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Rome. Republic to Empire. Changes in Warfare. Rome faced threats from neighbors from 500-300 BCE. Many problems with the Greek Colonies in southern Italy. The Greek phalanx was a column formation of heavy infantry carrying long spears, or pikes, and swords.

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Republic to Empire

changes in warfare
Changes in Warfare
  • Rome faced threats from neighbors from 500-300 BCE.
  • Many problems with the Greek Colonies in southern Italy.
  • The Greek phalanx was a column formation of heavy infantry carrying long spears, or pikes, and swords.
  • Either conquered or forced others to ally with Rome.
  • By 264 Rome Controlled the entire region.
  • Success of Rome came from its army.
  • Early on all men served in the army and the army used the Greek Phalanx Warfare.
  • Roman generals realized the Phalanx was too slow and cumbersome and switched to Legions of 6000 men divided into smaller units of 60 to 120 men
The Greek phalanx was a column formation of heavy infantry carrying long spears, or pikes, and swords.
Roman Soldiers were called Legionaries, they were well trained and deserters were punished with death.
  • Slaughter and enslavement of whole cities became there calling card.
  • Many of the conquered cities kept their own government if they helped Rome fight, giving some people rights and even citizenship.
  • Rome set up Coloniae or military colonies with a series of roads to connect them together becoming major trade routes. “All Roads lead to Rome”
ancient roman roads
  • The Romans built thousands of miles of wonderful roads, to connect every part of the empire back to Rome. Up until about a hundred years ago, people were still using these roads, as roads! In recent years, instead of building new roads, modern engineers simply covered many of the old Roman roads with a coat of asphalt. The Romans did a wonderful job building roads!
  • To help people find their way, while traveling these roads, the Romans more or less invented the milestone which grew increasingly wordy, and increasingly tall, to be easily readable from a vehicle. Some are 6 feet tall. The milestone usually gave the mileage to the nearest large city, sometimes to an intermediate place as well; and the date and perhaps who paid for the road.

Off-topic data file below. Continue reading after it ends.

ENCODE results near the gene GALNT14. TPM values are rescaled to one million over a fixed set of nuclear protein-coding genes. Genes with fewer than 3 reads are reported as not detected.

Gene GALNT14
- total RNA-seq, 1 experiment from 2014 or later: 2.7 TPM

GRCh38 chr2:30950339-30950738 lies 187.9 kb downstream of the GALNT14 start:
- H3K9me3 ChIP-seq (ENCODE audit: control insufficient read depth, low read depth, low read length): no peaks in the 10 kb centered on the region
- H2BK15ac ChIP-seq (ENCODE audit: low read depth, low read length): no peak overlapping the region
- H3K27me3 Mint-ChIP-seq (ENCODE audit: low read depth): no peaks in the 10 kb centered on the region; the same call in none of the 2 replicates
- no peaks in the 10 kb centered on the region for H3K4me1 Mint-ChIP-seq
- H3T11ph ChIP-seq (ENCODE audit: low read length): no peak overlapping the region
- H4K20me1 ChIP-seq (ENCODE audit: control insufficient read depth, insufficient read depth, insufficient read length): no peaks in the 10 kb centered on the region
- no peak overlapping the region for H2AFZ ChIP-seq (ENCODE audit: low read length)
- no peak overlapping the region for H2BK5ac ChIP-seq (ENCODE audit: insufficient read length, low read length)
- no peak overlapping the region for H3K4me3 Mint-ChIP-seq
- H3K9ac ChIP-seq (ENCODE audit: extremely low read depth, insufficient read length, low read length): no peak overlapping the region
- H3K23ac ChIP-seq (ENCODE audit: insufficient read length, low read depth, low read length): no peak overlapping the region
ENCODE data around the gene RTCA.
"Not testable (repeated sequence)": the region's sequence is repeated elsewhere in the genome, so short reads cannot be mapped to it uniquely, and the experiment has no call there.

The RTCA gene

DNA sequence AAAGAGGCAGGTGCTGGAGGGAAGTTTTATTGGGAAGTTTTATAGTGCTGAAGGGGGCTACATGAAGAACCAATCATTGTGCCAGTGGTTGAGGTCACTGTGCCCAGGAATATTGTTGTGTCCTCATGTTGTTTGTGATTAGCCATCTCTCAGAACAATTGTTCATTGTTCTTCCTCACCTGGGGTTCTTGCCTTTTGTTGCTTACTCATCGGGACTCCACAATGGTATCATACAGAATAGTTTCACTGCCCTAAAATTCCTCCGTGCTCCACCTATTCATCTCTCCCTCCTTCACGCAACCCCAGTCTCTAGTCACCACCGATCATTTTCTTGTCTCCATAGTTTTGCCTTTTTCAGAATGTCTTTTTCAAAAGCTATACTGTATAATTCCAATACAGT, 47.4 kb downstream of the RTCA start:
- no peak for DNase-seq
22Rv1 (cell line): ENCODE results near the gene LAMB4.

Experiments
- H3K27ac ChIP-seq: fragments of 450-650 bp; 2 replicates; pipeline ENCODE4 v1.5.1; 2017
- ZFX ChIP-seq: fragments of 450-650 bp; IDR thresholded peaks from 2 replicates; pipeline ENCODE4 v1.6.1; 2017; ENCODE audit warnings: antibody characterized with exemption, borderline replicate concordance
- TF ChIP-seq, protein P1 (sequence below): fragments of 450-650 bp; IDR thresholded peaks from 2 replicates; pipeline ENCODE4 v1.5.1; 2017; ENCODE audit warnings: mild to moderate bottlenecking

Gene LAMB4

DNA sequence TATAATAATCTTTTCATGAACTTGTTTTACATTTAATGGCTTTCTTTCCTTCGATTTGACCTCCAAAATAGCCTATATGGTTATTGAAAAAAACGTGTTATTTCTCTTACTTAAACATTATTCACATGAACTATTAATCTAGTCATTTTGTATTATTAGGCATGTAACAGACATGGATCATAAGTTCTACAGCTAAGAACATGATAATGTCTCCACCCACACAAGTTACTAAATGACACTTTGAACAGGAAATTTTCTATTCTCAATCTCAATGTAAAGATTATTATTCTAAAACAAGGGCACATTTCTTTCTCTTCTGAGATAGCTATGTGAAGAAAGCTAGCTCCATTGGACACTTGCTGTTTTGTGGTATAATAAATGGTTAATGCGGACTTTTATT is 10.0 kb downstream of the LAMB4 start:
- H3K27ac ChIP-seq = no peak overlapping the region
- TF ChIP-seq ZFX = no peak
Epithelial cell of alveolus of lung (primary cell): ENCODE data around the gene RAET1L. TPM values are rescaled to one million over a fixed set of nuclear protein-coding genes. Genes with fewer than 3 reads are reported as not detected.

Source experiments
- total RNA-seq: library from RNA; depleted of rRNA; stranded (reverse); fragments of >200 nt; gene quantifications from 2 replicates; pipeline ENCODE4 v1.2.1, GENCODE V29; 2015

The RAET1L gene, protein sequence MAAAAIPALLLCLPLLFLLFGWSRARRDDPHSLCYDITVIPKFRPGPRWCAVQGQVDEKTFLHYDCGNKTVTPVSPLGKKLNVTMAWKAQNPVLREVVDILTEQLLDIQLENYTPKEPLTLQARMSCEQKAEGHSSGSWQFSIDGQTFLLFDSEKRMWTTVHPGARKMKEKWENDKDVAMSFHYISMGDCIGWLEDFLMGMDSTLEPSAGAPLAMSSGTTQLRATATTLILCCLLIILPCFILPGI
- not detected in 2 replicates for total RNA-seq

• There seems to have been no formal traffic code, including what side of the road to drive on; but there were various laws about what you could and could not do on a given type and location of road, and when you could do it. Roads were considerably less crowded, and much less travel than today. The real danger on a road was ambush by highway robbers: which shows that a traveling vehicle could be alone on any given stretch of road.
rome vs carthage
Rome vs. Carthage
  • Rome wanted to halt the expansion of Carthage or Punici, as they called it.
  • TheFirst Punic War
  • Carthage tried to take control of the Strait of Messina, between Sicily and Italy.
  • Carthage was one of the wealthiest city states around and wanted to expand and control trading routes.
  • Full scale war broke out.
  • Carthages ships had the upper hand at first; Rome began to build more ships of their own and began to use the new tactic of hooking ships and “reeling” them in and boarding them for hand to hand combat. This was the key to their naval success.
  • In 241 BCE Carthage Paid an Indemnity (Compensation for damage, loss, or injury suffered similar to reparation) to Rome For damages and the war was over.
second punic war
Second Punic War
  • 221BCE young soldier named Hannibal became General of the Carthaginian army in Spain. He began capturing Roman controlled cities in Spain and then made a bold move to invade Italy.
  • Hanibal took 40,000 men and 40 Elephants over the Alps to try to ballte the Romans on Italian soil
  • Battle of Cannae in South Eastern Italy; Rome rallied under Scipio who attacked Carthage and drove Hannibal Back to North Africa.
  • In 202BCE Scipio defeated Hannibal in Zama near Carthage and forced Carthage to give up lands in Spain as well as pay another indemnity.
the third punic war
The Third Punic War:
  • Carthage again regained its old power and again and posed no threat to Rome but Rome attacked anyway in 146 BCE laying waste to the city and even sowing salt into the soil.
  • Rome now controlled the entire Western Mediterranean.
crisis in the republic
Crisis in the Republic
  • With military success came discontent.
  • Conquered territories complained of corrupt Roman overlords.
  • Wealthy landowners began to use captured slaves as labor and took jobs away from poor tenant farmers.
  • Discontented the lower class/poor flocked to Rome looking for jobs and prosperity; which they found neither.
  • The widening gap between the rich and poor led to the fear, of the wealthy, of an uprising by the poor and slaves.
  • 73-71 BCE 70,000 slaves led by Spartacus revolted, 6000 of which were killed, the revolt was put down but it did put a strain on Rome’s military.
  • In 133 BCE Reformer Tribune Tiberius Gracchus called for changes limiting the size of the Laifundia or large farming estates to aid the poor by giving them some land of their own. The wealthy opposed his ideas and Tiberius was murdered. 10 years later his brother Gaius Gracchus called for the same reforms and was murdered as well.
crisis in the republic cont
Crisis in the Republic Cont’
  • After the death of Gracchus army leaders came to power in Rome, the first was Marius in 107 BCE who saw that the citizen army was obsolete with the dwindling numbers of small farmers. Marius looked to the unemployed poor of the city to build his new professional army paid for their work and promised land after they serve. These soldiers owed their allegiance not to the republic but to their commander.